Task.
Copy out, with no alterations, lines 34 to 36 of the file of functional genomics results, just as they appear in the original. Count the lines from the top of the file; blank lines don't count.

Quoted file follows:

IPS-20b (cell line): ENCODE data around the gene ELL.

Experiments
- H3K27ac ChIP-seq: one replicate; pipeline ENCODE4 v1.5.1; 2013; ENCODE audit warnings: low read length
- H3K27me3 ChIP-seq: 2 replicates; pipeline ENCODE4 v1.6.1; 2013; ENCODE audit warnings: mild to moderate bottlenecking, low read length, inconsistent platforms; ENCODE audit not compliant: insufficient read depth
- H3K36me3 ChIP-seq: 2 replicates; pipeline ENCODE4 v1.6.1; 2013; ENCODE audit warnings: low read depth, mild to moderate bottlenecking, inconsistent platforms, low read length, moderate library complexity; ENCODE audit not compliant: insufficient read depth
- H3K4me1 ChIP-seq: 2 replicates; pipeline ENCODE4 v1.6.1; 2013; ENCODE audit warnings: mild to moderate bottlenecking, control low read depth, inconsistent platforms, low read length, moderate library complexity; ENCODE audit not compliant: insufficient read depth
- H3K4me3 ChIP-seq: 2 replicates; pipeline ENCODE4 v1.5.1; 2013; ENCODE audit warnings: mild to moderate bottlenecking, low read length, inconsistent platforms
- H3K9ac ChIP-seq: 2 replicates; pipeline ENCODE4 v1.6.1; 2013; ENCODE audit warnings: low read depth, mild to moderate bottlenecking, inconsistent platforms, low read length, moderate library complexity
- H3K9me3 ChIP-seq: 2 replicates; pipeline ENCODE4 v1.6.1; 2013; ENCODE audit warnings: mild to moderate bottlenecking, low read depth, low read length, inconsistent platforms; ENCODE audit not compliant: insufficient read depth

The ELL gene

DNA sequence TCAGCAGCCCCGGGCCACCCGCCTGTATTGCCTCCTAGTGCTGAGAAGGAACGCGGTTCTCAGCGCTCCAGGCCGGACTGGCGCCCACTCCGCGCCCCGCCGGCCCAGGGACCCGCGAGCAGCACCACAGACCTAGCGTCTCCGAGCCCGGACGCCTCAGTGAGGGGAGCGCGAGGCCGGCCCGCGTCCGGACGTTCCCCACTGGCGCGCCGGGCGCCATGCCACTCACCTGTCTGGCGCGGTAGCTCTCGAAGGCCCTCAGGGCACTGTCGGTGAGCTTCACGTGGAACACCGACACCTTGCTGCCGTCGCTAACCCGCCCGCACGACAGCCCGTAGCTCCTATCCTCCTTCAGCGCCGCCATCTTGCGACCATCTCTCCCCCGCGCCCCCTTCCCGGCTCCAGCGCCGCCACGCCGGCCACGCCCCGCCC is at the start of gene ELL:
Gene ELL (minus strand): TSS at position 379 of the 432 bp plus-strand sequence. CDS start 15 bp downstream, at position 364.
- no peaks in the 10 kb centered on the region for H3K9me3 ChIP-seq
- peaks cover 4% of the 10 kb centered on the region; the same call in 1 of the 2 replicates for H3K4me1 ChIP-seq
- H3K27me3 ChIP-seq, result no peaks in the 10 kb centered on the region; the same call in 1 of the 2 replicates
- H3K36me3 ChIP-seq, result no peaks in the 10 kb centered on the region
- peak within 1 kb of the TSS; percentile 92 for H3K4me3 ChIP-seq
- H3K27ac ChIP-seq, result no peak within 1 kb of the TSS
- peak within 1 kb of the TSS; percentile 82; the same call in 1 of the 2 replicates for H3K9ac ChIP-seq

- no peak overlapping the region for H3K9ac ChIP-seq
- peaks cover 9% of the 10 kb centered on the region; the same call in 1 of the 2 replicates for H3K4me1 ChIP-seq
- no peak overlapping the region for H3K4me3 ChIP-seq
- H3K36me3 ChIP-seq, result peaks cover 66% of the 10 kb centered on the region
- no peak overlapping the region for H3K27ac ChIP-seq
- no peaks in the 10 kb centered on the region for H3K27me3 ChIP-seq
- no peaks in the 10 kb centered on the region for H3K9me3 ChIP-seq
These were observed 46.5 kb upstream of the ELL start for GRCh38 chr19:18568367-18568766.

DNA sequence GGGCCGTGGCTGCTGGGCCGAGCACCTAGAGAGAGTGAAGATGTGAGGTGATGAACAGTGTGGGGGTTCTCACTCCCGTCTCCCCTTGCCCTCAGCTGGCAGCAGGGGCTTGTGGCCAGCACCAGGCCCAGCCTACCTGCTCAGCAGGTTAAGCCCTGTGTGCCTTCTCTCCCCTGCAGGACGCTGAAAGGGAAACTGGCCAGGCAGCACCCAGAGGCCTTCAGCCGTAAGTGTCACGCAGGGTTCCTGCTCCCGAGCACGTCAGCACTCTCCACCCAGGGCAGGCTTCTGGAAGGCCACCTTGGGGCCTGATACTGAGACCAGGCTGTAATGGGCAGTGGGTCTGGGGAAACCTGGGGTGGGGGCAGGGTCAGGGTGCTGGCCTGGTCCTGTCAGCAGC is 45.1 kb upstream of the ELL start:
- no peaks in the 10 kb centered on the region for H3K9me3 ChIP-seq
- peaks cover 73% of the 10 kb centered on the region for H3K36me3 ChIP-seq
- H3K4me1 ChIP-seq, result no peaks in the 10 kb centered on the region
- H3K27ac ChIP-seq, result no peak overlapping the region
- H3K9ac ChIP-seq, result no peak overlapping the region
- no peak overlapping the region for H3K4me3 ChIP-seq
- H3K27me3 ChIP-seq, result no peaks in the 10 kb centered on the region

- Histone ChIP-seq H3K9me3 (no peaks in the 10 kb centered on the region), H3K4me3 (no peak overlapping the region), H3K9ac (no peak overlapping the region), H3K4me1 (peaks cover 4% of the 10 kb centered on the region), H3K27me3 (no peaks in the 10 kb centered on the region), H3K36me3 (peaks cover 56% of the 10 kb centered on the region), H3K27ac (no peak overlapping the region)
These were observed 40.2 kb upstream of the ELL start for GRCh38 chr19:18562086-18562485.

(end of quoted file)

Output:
- no peak overlapping the region for H3K4me3 ChIP-seq
- H3K27me3 ChIP-seq, result no peaks in the 10 kb centered on the region

- Histone ChIP-seq H3K9me3 (no peaks in the 10 kb centered on the region), H3K4me3 (no peak overlapping the region), H3K9ac (no peak overlapping the region), H3K4me1 (peaks cover 4% of the 10 kb centered on the region), H3K27me3 (no peaks in the 10 kb centered on the region), H3K36me3 (peaks cover 56% of the 10 kb centered on the region), H3K27ac (no peak overlapping the region)